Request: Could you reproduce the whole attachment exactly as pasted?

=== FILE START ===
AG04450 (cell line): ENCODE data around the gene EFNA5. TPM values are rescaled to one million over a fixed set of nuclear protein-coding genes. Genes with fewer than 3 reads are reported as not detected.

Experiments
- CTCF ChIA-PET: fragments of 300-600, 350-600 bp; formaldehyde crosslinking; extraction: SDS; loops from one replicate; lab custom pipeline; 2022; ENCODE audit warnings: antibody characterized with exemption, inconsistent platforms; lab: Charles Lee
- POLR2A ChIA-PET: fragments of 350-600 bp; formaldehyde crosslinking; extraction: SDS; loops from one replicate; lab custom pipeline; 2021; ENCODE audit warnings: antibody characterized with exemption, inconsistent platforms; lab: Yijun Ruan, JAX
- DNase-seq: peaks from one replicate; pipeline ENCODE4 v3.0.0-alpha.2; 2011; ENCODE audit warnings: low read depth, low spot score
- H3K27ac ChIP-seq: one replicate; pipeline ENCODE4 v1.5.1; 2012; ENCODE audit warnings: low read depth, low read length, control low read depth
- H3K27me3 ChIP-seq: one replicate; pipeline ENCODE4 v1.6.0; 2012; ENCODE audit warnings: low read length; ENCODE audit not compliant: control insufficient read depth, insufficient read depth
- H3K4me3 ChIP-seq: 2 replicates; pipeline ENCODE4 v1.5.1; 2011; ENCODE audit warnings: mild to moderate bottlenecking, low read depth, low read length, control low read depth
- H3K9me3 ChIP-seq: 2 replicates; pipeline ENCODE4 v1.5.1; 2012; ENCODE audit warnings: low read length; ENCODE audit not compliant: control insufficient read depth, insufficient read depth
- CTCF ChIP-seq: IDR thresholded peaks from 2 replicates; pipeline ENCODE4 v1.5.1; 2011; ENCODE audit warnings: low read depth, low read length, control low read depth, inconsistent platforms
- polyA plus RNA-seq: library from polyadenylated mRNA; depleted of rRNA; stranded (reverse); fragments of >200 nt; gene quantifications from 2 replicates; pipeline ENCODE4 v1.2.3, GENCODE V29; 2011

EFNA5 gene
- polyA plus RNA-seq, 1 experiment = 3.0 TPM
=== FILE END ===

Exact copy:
AG04450 (cell line): ENCODE data around the gene EFNA5. TPM values are rescaled to one million over a fixed set of nuclear protein-coding genes. Genes with fewer than 3 reads are reported as not detected.

Experiments
- CTCF ChIA-PET: fragments of 300-600, 350-600 bp; formaldehyde crosslinking; extraction: SDS; loops from one replicate; lab custom pipeline; 2022; ENCODE audit warnings: antibody characterized with exemption, inconsistent platforms; lab: Charles Lee
- POLR2A ChIA-PET: fragments of 350-600 bp; formaldehyde crosslinking; extraction: SDS; loops from one replicate; lab custom pipeline; 2021; ENCODE audit warnings: antibody characterized with exemption, inconsistent platforms; lab: Yijun Ruan, JAX
- DNase-seq: peaks from one replicate; pipeline ENCODE4 v3.0.0-alpha.2; 2011; ENCODE audit warnings: low read depth, low spot score
- H3K27ac ChIP-seq: one replicate; pipeline ENCODE4 v1.5.1; 2012; ENCODE audit warnings: low read depth, low read length, control low read depth
- H3K27me3 ChIP-seq: one replicate; pipeline ENCODE4 v1.6.0; 2012; ENCODE audit warnings: low read length; ENCODE audit not compliant: control insufficient read depth, insufficient read depth
- H3K4me3 ChIP-seq: 2 replicates; pipeline ENCODE4 v1.5.1; 2011; ENCODE audit warnings: mild to moderate bottlenecking, low read depth, low read length, control low read depth
- H3K9me3 ChIP-seq: 2 replicates; pipeline ENCODE4 v1.5.1; 2012; ENCODE audit warnings: low read length; ENCODE audit not compliant: control insufficient read depth, insufficient read depth
- CTCF ChIP-seq: IDR thresholded peaks from 2 replicates; pipeline ENCODE4 v1.5.1; 2011; ENCODE audit warnings: low read depth, low read length, control low read depth, inconsistent platforms
- polyA plus RNA-seq: library from polyadenylated mRNA; depleted of rRNA; stranded (reverse); fragments of >200 nt; gene quantifications from 2 replicates; pipeline ENCODE4 v1.2.3, GENCODE V29; 2011

EFNA5 gene
- polyA plus RNA-seq, 1 experiment = 3.0 TPM